Sunday, March 10, 2013

Confess Yo Mess

I was always fascinated by the idea of confession in the Catholic church when I was a kid. The idea of unburdening myself of all the bad things I said and did to someone who was required to keep my confidence, without getting in trouble with my parents, just made so much sense in my young,  impressionable mind.

As I got older, with my Baptist self, I obviously began to see the Catholic version of confession differently (and apparently so do many Catholics). While I don't feel the need to confess my sins to a priest, pastor or any other religious leader, there is something freeing about being honest with yourself and confessing your mess. 

I realized that I needed to make a confession when I did something that was totally selfish and inappropriate to a friend. Why was I being a jerk? Because I have issues. It shouldn't have happened, but it made me realize that I had some explaining to do.

So, that's what I did, not to justify my jerkiness, but to help my friend fill in the gaps and make sense of my senseless behavior.  I took a deep brief and just started typing, typing things that only a few people know, that I don't like saying out loud, and that I try to forget. The email ended up being the equivalent of three pages and took forever to write (I almost missed Smash!). Once I finished the email, I sat on it for a day, for a reason, and still hesitated before hitting the Send button the following morning. It's scary to reveal your mess, because when you do, you're opening yourself up for judgment and criticism. Will it bring a person closer, or will it make them go screaming for the hills? Well, I took the plunge because they say confession is good for the soul, and my soul was in bad place.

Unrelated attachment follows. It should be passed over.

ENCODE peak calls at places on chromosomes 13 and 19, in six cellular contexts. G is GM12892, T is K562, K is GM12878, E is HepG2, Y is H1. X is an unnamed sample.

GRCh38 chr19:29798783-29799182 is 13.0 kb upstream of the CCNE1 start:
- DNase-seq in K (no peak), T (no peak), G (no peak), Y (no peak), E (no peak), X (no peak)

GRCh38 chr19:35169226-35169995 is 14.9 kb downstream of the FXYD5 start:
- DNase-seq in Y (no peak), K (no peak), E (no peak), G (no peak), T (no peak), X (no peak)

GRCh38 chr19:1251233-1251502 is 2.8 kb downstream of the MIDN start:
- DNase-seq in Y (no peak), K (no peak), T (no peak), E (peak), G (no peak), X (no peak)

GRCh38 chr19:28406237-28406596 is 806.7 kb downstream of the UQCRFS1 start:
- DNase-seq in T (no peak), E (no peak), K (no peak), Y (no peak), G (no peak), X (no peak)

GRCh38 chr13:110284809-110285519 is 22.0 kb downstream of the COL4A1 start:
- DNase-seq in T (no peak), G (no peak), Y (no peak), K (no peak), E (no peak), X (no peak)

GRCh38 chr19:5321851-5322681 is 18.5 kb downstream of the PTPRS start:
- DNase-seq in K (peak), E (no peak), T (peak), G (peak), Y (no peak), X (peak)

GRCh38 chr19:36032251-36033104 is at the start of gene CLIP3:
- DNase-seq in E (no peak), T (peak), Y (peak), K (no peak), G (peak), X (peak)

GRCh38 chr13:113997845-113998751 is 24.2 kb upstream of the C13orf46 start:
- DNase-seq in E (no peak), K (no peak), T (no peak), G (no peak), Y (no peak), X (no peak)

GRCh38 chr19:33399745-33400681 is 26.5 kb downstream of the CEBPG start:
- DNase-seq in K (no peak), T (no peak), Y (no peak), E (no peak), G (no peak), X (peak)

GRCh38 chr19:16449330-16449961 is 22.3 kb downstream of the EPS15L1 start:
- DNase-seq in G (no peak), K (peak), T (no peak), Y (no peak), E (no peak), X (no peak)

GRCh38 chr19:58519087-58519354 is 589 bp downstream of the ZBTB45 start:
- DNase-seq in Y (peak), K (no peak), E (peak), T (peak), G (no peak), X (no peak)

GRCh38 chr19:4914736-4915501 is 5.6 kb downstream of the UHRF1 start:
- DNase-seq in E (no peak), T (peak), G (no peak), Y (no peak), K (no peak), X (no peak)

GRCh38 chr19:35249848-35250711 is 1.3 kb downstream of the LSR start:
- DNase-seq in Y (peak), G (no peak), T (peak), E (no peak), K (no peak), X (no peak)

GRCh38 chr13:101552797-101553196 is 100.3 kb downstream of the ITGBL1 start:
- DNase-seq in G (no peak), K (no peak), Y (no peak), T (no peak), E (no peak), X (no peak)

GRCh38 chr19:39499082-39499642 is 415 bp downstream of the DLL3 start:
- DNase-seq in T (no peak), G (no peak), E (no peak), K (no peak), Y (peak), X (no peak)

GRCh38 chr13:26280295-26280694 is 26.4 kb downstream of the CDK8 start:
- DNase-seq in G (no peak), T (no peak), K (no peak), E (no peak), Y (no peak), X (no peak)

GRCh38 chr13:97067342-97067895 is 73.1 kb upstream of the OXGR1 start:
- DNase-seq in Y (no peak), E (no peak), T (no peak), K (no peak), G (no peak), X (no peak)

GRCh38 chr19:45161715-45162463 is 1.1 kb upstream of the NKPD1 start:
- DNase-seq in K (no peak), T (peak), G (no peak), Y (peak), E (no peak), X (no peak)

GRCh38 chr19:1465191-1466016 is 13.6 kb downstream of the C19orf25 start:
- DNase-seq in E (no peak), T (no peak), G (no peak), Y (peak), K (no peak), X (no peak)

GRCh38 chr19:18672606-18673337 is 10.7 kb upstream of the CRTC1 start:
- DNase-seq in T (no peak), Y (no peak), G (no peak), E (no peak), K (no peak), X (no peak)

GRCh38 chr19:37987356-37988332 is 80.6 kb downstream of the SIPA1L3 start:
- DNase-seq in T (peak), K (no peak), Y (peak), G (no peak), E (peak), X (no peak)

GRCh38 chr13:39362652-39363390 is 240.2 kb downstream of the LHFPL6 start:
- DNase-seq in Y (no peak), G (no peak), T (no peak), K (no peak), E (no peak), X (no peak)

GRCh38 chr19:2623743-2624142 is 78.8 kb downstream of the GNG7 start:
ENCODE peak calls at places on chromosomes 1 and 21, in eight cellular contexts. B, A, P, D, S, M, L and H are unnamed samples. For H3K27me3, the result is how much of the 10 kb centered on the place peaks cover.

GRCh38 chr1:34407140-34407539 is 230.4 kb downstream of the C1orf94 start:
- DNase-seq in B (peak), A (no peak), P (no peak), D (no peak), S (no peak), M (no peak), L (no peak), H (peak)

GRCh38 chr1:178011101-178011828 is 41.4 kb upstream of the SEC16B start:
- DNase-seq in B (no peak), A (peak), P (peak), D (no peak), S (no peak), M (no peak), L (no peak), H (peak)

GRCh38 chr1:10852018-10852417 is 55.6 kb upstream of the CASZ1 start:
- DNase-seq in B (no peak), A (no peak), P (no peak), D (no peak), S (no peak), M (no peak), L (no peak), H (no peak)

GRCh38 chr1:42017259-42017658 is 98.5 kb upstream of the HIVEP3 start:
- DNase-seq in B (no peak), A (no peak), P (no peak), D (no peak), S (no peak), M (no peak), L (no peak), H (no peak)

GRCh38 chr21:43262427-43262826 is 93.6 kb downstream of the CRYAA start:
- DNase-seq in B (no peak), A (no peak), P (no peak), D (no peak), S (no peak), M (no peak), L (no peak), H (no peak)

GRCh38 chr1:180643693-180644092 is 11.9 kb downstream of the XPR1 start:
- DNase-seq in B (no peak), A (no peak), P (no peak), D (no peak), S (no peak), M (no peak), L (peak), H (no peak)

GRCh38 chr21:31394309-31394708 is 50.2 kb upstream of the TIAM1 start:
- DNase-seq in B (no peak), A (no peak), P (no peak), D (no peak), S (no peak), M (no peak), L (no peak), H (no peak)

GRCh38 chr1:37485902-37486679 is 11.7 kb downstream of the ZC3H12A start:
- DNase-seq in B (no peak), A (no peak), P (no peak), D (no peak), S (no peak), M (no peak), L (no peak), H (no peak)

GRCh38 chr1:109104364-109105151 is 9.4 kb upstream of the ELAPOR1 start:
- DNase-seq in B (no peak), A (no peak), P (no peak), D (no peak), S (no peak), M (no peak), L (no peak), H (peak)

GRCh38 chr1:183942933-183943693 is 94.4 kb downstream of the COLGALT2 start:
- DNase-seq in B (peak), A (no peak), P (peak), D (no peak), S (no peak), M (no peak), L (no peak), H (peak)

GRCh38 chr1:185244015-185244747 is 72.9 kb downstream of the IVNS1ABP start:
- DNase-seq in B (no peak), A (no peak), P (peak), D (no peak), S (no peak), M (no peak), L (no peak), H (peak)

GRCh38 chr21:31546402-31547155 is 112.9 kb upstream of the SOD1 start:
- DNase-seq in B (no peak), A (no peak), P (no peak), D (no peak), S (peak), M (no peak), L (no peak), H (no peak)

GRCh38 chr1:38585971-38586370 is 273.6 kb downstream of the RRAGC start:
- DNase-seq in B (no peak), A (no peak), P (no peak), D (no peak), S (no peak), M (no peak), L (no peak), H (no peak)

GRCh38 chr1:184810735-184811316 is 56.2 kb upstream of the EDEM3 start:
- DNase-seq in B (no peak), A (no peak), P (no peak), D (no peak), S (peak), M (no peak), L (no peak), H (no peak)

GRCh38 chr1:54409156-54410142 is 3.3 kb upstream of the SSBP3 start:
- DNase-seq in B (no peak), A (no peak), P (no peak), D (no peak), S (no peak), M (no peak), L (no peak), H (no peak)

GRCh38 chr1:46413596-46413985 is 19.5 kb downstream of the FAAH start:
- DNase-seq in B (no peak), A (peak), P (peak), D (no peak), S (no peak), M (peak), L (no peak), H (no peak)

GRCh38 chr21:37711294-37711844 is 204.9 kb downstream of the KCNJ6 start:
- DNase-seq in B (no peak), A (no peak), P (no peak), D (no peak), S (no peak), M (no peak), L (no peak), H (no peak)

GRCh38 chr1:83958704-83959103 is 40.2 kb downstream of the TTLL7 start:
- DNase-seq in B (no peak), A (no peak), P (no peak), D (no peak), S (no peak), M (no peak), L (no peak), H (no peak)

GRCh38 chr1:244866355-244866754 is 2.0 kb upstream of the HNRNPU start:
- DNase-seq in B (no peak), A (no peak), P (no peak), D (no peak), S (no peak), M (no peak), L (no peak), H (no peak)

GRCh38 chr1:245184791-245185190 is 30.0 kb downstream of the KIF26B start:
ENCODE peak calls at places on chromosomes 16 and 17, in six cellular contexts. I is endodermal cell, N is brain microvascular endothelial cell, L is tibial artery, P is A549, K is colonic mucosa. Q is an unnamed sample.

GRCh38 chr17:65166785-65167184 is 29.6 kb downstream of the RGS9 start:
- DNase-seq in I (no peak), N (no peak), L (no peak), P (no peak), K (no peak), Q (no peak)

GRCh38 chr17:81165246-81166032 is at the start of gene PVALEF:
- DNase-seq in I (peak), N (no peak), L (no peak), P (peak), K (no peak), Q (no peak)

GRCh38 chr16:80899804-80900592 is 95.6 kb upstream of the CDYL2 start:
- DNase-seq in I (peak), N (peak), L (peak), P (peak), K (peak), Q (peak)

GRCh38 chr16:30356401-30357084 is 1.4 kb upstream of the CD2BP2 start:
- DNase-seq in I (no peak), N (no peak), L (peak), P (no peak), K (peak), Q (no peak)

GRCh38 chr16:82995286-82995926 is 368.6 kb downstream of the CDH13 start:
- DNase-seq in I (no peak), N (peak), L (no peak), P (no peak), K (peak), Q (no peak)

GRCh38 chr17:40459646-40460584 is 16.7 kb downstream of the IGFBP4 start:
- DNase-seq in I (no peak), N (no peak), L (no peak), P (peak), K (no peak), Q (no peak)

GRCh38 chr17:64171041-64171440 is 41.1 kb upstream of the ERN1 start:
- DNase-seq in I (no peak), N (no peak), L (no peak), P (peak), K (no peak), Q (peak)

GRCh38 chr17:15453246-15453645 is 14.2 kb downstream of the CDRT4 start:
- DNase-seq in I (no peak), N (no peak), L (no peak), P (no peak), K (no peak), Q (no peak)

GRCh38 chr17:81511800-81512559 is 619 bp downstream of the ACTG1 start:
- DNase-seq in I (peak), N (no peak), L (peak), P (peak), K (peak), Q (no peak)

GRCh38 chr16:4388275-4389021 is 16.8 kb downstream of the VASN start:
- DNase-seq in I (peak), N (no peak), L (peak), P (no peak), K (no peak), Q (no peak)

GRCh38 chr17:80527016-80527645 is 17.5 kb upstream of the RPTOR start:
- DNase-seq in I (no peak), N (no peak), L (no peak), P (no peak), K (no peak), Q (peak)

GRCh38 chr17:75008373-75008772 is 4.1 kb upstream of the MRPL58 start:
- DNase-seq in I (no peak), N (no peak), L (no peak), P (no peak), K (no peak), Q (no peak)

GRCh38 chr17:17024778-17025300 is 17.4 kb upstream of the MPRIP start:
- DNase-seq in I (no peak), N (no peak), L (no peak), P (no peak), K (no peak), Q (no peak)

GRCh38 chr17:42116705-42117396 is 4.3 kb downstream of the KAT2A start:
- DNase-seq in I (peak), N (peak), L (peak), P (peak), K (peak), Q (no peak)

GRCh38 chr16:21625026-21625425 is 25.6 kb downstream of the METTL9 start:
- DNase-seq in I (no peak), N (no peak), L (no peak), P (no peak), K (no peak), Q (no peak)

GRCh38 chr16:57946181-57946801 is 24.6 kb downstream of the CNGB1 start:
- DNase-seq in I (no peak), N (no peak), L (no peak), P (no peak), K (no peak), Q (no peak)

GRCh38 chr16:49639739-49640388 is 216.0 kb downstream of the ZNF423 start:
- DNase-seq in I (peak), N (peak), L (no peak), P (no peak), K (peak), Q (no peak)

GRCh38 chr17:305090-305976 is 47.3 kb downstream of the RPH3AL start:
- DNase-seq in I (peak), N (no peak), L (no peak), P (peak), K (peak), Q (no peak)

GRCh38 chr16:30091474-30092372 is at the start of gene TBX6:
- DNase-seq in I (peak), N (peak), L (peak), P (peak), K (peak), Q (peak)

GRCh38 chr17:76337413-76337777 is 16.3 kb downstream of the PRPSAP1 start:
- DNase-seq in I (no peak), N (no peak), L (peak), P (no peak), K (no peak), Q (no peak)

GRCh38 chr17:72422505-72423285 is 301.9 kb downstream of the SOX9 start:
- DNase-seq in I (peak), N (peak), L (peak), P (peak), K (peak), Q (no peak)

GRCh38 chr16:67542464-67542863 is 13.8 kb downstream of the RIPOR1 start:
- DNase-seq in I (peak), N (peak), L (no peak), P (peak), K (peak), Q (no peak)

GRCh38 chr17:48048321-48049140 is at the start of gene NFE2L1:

I won't get into details. Like Beyonce, I'm going to make you think I'm telling you something w/o telling you anything, but I essentially said the following: I'm sorry. This is me, and this is my mess. It's bad, and ish has got to change.

The reaction, thankfully, wasn't negative. However, even before I talked to my friend about my epic email, I felt better after it entered the interwebs. I finally got some icky stuff out and off of me. It also made me clearly see the path I was headed down if I didn't change course. It was humbling, helpful, and cathartic. 

Confessing my mess forced me to be honest myself and my friend. Self-honesty (that's a thing, right?) hasn't always been my strong suit, but if I want to be better, I've got to stop doing the same thing repeatedly and hoping for a different result (i.e., the definition of insanity, and not the Shaun T. kind). As Jennifer Hudson would sing, Look at me. I am changing :)

Stay random,



  1. Jay I appreciate your comments. I think confessing and apologizing is the hardest thing for many of us to do. I also think it is very difficult to take an honest look at oneself and see their contribution to their own problems. It is time for all of us to be reflective and become a better version of ourselves. Thanks for the pep talk!!! T

  2. Glad you were able to get over that hump. Hopefully doing things differently will get you different/better results :)